“Eighty-six percent of ruptured intervertebral disc (RID) patients achieved ‘good’ (50-89% improvement) to ‘excellent’ (90-100% improvement) results with decompression. Sciatica and back pain were relieved.” “Of the facet arthrosis patients, 75% obtained ‘good’ to ‘excellent’ results with decompression.”
C. Norman Shealy, MD, PhD, and Vera Borgmeyer, RN, MA. Decompression, Reduction, and Stabilization of the Lumbar Spine: A Cost-Effective Treatment for Lumbosacral Pain. American Journal of Pain Management Vol. 7 No. 2 April 1997
“Serial MRI of 20 patients treated with the decompression table shows in our study up to 90% reduction of subligamentous nucleus herniation in 10 of 14. Some rehydration occurs detected by T2 and proton density signal increase. Torn annulus repair is seen in all.”
Eyerman, Edward MD. Simple pelvic traction gives inconsistent relief to herniated lumbar disc sufferers. Journal of Neuroimaging. Paper presented to the American Society of Neuroimaging, Orlando, Florida 2-26-98.
“Results showed that 86% of the 219 patients who completed the therapy reported immediate resolution of symptoms, while 84% remained pain-free 90 days post-treatment. Physical examination findings showed improvement in 92% of the 219 patients, and remained intact in 89% of these patients 90 days after treatment.”
Gionis, Thomas MD; Groteke, Eric DC. Surgical Alternatives: Spinal Decompression. Orthopedic Technology Review. 2003; 6 (5).
“All but two of the patients in the study improved at least 30% or more in the first three weeks.” “Utilizing the outcome measures, this form of decompression reduces symptoms and improves activities of daily living.”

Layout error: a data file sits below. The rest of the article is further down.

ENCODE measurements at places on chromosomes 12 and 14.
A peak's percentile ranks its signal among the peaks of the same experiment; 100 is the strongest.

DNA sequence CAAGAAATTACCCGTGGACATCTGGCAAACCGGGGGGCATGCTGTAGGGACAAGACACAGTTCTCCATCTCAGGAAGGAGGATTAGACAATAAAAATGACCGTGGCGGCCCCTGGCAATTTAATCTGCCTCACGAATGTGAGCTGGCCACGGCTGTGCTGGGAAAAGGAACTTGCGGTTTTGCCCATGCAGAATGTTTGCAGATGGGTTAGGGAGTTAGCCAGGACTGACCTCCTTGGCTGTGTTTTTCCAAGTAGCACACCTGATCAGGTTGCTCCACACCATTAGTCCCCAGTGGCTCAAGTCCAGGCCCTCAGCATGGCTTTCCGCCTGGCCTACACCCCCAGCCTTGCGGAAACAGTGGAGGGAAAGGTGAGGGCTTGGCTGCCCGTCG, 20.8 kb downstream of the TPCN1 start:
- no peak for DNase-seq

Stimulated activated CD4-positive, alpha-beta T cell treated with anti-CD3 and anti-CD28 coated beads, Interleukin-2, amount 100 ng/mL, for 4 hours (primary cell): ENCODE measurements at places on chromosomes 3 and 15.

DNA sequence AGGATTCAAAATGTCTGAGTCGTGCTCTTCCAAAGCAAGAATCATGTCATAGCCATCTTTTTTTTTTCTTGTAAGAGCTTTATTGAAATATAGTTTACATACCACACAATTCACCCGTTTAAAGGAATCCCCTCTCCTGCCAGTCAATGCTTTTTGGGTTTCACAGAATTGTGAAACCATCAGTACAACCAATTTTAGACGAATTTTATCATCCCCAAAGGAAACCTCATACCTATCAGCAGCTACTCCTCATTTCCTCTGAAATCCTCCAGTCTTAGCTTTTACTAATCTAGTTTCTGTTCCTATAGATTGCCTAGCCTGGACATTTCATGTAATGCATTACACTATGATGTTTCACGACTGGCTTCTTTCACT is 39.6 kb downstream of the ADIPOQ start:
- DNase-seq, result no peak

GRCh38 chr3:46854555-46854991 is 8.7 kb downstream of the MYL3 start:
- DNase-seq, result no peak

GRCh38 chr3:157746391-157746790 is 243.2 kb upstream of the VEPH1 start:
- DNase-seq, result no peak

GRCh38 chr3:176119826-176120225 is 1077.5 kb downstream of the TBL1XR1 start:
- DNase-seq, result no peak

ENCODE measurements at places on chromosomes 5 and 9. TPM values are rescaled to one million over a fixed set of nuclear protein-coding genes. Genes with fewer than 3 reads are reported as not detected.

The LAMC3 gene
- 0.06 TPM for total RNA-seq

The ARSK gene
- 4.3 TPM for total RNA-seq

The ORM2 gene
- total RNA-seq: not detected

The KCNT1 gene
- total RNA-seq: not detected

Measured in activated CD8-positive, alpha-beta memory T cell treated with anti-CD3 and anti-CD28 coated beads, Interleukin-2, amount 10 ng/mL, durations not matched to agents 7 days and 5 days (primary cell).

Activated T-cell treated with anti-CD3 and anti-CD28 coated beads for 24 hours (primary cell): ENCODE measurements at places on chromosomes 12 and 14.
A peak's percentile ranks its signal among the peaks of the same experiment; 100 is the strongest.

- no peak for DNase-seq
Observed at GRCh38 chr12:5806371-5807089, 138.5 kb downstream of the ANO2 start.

Bruce Gundersen, DC, FACO; Michael Henrie, MS II, Josh Christensen, DC. A Clinical Trial on Non-Surgical Spinal Decompression Using Vertebral Axial Distraction Delivered by a Computerized Traction Device. The Academy of Chiropractic Orthopedists, Quarterly Journal of ACO, June 2004
Wikipedia’s opinion about Spinal Decompression Therapy Effectiveness
In a small randomized study of 44 subjects, in which one author disclosed a proprietary interest in Vax-D, it was shown to have a clinical success rate of 68.4%. 11
A 2004 report by the State of Washington Department of Labor and Industries concluded “Published literature has not substantially shown whether powered traction devices are more effective than other forms of traction, other conservative treatments, or surgery.” 12 A 2005 review of VAX-D (including the Sherry study above) by the Workers’ Compensation Board of British Columbia concluded “To date there is no evidence that the VAX-D system is effective in treating chronic LBP associated with herniated disc, degenerative disc, posterior facet syndrome, sciatica or radiculopathy.” 13